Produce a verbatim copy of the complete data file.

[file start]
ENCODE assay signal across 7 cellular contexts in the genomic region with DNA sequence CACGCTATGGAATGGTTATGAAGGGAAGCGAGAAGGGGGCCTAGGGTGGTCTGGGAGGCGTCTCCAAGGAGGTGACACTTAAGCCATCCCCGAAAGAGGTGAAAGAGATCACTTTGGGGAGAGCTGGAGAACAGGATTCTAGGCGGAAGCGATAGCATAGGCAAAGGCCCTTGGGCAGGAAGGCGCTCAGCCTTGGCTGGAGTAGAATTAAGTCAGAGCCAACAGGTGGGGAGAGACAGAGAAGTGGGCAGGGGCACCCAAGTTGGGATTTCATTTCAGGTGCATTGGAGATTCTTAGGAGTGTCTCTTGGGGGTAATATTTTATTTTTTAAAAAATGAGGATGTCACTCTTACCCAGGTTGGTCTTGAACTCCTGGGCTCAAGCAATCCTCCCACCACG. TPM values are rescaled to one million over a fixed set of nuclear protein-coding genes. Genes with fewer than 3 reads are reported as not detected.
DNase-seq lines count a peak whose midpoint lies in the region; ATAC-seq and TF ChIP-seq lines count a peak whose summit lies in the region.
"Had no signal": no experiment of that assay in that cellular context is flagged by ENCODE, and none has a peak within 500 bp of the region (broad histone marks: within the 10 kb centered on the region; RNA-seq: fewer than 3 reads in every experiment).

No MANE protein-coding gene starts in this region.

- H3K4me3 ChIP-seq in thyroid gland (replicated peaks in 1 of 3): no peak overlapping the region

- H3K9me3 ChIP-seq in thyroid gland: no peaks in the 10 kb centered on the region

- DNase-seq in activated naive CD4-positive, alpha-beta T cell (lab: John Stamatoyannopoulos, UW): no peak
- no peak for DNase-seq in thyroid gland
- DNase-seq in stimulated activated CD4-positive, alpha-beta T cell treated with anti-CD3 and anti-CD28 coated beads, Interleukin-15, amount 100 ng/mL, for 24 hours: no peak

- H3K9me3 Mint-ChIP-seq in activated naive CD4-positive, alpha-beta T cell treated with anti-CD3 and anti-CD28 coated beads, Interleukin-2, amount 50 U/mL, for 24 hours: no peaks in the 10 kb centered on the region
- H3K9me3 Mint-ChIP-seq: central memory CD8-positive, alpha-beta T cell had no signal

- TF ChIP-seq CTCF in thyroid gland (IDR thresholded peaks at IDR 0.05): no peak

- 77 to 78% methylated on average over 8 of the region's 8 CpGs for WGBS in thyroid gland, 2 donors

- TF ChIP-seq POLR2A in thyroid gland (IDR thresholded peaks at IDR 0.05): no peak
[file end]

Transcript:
ENCODE assay signal across 7 cellular contexts in the genomic region with DNA sequence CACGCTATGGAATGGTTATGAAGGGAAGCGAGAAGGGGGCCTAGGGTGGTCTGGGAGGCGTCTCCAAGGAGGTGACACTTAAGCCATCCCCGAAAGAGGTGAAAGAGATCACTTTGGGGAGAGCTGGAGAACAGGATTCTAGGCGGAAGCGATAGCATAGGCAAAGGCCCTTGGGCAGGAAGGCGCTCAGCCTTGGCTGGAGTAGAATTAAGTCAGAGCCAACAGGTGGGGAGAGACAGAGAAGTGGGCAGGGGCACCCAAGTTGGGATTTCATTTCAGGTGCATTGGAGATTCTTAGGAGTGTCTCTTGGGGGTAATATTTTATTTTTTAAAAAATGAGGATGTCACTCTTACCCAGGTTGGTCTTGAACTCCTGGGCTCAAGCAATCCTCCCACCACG. TPM values are rescaled to one million over a fixed set of nuclear protein-coding genes. Genes with fewer than 3 reads are reported as not detected.
DNase-seq lines count a peak whose midpoint lies in the region; ATAC-seq and TF ChIP-seq lines count a peak whose summit lies in the region.
"Had no signal": no experiment of that assay in that cellular context is flagged by ENCODE, and none has a peak within 500 bp of the region (broad histone marks: within the 10 kb centered on the region; RNA-seq: fewer than 3 reads in every experiment).

No MANE protein-coding gene starts in this region.

- H3K4me3 ChIP-seq in thyroid gland (replicated peaks in 1 of 3): no peak overlapping the region

- H3K9me3 ChIP-seq in thyroid gland: no peaks in the 10 kb centered on the region

- DNase-seq in activated naive CD4-positive, alpha-beta T cell (lab: John Stamatoyannopoulos, UW): no peak
- no peak for DNase-seq in thyroid gland
- DNase-seq in stimulated activated CD4-positive, alpha-beta T cell treated with anti-CD3 and anti-CD28 coated beads, Interleukin-15, amount 100 ng/mL, for 24 hours: no peak

- H3K9me3 Mint-ChIP-seq in activated naive CD4-positive, alpha-beta T cell treated with anti-CD3 and anti-CD28 coated beads, Interleukin-2, amount 50 U/mL, for 24 hours: no peaks in the 10 kb centered on the region
- H3K9me3 Mint-ChIP-seq: central memory CD8-positive, alpha-beta T cell had no signal

- TF ChIP-seq CTCF in thyroid gland (IDR thresholded peaks at IDR 0.05): no peak

- 77 to 78% methylated on average over 8 of the region's 8 CpGs for WGBS in thyroid gland, 2 donors

- TF ChIP-seq POLR2A in thyroid gland (IDR thresholded peaks at IDR 0.05): no peak